Red Baraat keeps its music celebratory even when delivering serious messages

by Marty Lipp
RED baraat


Sunny Jain of Red Baraat.

Little did Sunny Jain know that his wedding would lead to a second passionate partnership — a musical adventure called Red Baraat.

As he prepared to get married in 2005, he got the idea of organizing a baraat, a traditional North Indian wedding procession to give a rollicking start to the celebration. Raised in Rochester, New York, Jain studied jazz drumming at Rutgers and played for a time with the popular Pakistani rock band Junoon, so creating the band was a bit of learning curve. He pulled together both amateur and professional musicians and took up the two-headed dhol drum, which is slung over the player’s shoulder.

The procession’s success led Jain to create The Red Baraat Marching Band, adding “red” because that is the color worn by brides at Indian weddings and symbolizes love and energy. The new band made its first appearance in Livingston at a friend’s wedding, and the word quickly spread in the Indian community, leading to similar gigs at weddings throughout the region.

“I think at that point, I literally just wanted to make a band so I could just play more dohl,” says Jain, whose upcoming shows with Red Baraat include one at ArtYard in Frenchtown, March 10. “I was just falling in love with this instrument.”

Jain eventually jettisoned the “Marching Band” from the name, coalesced a core group and brought it to performing arts venues and festivals. Their debut album Chaal Baby was released in 2009.

“This idea of the Indian brass band tradition that’s dating back to 18th century and also jazz music that I grew up with over here … I was just loving how they’re very symbiotic,” Jain says.

Red Baraat in action.

The band has toured the world and released several albums, but what has powered Red Baraat’s success has been the galloping, banging swing of its live performances. At their shows, audience members and musicians come together in a joyful, sweaty celebration. International audiences may not be familiar with Indian music, but the band’s brass and percussion evoke visions of an off-the-chain party in New Orlean’s French Quarter.

“It’s an exhausting performance,” Jain says. “I do come out, like, just high on adrenaline and vibrations and energy. And not just myself, but the entire band. We’re all going hard … Everyone’s tired afterwards, but we’re also filled with so much energy. It’s a wild experience.

“I think that’s what keeps us going. There’s something cathartic about it. And there’s something that’s just really beautiful about it.”

Jain adds that the audience is an integral part of the show. “There’s no border between us and the audience,” he says. “We’re engaging with them the entire time. We have a dance competition, get people up onstage and get them to chant. We’re very much relying on people in the audience; we’re not playing in a silo for ourselves. We’re there to communicate through vibrations and through sound, and it’s absolutely wonderful and ecstatic.

“We have to enjoy ourselves onstage: We rely on one another to bring in energy. But once you add in an audience that’s enjoying it, it’s just like triple pleasure.”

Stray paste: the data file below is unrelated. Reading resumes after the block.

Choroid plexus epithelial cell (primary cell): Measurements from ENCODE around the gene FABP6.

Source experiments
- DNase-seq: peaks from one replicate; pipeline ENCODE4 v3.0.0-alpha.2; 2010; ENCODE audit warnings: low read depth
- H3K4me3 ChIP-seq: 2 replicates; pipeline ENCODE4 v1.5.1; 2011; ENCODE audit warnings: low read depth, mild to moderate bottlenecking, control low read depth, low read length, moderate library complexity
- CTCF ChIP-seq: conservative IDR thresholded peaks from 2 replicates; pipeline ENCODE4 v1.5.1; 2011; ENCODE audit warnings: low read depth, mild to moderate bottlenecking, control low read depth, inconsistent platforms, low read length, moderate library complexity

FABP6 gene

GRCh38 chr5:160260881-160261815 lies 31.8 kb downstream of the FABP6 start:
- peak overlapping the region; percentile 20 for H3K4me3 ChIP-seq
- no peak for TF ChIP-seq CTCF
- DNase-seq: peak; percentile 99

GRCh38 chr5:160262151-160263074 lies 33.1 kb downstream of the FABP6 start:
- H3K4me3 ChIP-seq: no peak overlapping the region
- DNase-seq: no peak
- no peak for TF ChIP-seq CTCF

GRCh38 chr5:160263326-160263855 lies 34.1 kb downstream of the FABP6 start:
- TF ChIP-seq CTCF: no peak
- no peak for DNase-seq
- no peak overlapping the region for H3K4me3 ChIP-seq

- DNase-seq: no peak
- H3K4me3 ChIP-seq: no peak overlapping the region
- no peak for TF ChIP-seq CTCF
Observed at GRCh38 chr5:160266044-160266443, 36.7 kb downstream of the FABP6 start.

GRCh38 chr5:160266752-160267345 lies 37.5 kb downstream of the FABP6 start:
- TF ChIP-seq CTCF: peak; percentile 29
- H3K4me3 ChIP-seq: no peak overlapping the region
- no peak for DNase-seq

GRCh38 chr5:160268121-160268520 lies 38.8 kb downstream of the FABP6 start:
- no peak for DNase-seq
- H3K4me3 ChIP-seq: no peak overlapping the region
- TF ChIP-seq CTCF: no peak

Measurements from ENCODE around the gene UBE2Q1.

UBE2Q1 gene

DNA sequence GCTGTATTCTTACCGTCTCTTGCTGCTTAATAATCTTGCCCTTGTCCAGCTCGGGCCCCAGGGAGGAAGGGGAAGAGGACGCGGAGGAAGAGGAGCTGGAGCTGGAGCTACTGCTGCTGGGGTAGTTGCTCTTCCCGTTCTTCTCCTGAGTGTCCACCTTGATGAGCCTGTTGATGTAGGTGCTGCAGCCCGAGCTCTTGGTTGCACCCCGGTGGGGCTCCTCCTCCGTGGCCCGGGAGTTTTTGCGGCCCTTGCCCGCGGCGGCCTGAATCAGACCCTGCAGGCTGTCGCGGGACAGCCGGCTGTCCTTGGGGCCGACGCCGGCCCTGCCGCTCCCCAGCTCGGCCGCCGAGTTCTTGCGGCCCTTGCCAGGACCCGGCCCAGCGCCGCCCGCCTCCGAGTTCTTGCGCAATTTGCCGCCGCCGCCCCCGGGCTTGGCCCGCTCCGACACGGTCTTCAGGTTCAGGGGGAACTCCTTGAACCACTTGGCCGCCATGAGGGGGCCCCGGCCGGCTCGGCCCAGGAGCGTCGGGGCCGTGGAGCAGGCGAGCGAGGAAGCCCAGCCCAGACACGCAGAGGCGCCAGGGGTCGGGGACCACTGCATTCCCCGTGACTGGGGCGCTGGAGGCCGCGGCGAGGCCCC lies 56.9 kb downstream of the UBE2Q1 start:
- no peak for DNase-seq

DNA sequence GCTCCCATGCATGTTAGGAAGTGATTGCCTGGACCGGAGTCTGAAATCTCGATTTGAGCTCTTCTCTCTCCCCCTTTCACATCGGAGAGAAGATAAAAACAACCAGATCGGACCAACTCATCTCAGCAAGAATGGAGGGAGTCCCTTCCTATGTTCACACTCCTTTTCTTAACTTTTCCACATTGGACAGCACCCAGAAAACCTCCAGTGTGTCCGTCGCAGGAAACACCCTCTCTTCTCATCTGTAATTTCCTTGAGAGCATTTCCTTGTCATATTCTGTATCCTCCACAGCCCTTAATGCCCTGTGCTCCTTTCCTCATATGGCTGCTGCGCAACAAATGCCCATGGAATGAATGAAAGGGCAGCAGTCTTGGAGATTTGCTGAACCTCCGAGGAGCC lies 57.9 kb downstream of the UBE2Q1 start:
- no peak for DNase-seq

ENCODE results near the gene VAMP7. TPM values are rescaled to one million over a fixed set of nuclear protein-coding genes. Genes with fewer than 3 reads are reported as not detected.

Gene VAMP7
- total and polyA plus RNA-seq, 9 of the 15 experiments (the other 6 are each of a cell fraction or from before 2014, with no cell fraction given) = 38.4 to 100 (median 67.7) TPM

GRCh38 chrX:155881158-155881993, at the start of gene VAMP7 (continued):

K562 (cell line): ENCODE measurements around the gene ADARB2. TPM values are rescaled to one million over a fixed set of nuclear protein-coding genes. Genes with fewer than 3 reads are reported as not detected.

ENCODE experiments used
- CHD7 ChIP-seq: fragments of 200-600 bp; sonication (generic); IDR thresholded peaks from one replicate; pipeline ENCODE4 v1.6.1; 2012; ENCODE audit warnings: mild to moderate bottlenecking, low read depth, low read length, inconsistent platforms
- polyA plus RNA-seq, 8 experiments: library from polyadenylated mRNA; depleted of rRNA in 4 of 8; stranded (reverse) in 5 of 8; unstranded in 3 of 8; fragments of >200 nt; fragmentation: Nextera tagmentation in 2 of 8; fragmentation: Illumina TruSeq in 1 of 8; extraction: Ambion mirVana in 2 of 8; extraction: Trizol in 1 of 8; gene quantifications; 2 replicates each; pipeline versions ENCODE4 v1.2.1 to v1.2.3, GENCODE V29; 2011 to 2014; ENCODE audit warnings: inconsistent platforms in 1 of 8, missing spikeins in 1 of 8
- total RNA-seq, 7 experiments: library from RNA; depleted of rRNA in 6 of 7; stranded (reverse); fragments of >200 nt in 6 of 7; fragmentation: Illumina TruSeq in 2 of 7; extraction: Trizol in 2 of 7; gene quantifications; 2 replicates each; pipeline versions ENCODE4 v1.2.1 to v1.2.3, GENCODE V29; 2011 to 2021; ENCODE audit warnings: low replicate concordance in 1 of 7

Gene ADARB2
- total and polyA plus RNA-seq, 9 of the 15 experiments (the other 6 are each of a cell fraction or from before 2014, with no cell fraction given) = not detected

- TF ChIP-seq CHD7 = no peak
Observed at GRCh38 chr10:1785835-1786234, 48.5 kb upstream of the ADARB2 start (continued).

As much as Red Baraat is first and foremost a party band, the multi-cultural makeup of the members and the social-justice message of their lyrics add resonance to the dancing rhythms.

The cover of Red Baraat’s 2009 album “Chaal Baby.”

“It became increasingly more apparent that I wanted to deliver some type of message versus just making music to make music,” says Jain, who is currently doing a residency at The Center for the Arts at Wesleyan University in Middletown, Connecticut. “But I knew there was no reason to stand on a soapbox and be dogmatic about anything. You end up just preaching to the choir and you shut yourself off from meeting other people that have very different viewpoints. That ethos has kind of always been in Red Baraat. It’s kind of masked around this party idea.

“A lot of my songs really come from experiences and emotions and stories. I’ll sit down and write out concepts and storylines that I’m pulling from my own journeys, and then I translate that into music.

“Ultimately, it’s like we’re a motley crew of folks looking to connect with people — not just South Asian people, not just jazz. Like, everyone or anyone. I think that’s been a blessing of ours in terms of the varied audience that we pull.

“The path has always been a learning experience. Discovering new rhythms, discovering new songs, working with a wonderful band of different folks that have come and gone. But you know, you’re learning from everyone that you encounter, so I always try and approach everything in that manner.

“Music is spiritual. For me, it, literally, is my religion.”

Red Baraat will perform at World Cafe Live in Philadelphia, Feb. 29 at 8 p.m. (visit; Brooklyn Bowl, March 8 at 8 p.m. (visit; and ArtYard in Frenchtown, March 10 at 7 p.m. (visit

For more on the band, visit

We need your help!


Since launching in September 2014,, a 501(c)(3) organization, has become one of the most important media outlets for the Garden State arts scene. And it has always offered its content without a subscription fee, or a paywall. Its continued existence depends on support from members of that scene, and the state’s arts lovers. Please consider making a contribution of any amount to via PayPal, or by sending a check made out to to 11 Skytop Terrace, Montclair, NJ 07043.


Custom Amount

Personal Info

Donation Total: $20.00

Explore more articles:

Leave a Comment

Sign up for our Newsletter